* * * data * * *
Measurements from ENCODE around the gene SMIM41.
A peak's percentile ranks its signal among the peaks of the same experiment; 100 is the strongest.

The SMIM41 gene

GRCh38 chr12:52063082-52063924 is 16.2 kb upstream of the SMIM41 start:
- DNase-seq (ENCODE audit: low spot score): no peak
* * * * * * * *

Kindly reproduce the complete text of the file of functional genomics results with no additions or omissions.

Measurements from ENCODE around the gene SMIM41.
A peak's percentile ranks its signal among the peaks of the same experiment; 100 is the strongest.

The SMIM41 gene

GRCh38 chr12:52063082-52063924 is 16.2 kb upstream of the SMIM41 start:
- DNase-seq (ENCODE audit: low spot score): no peak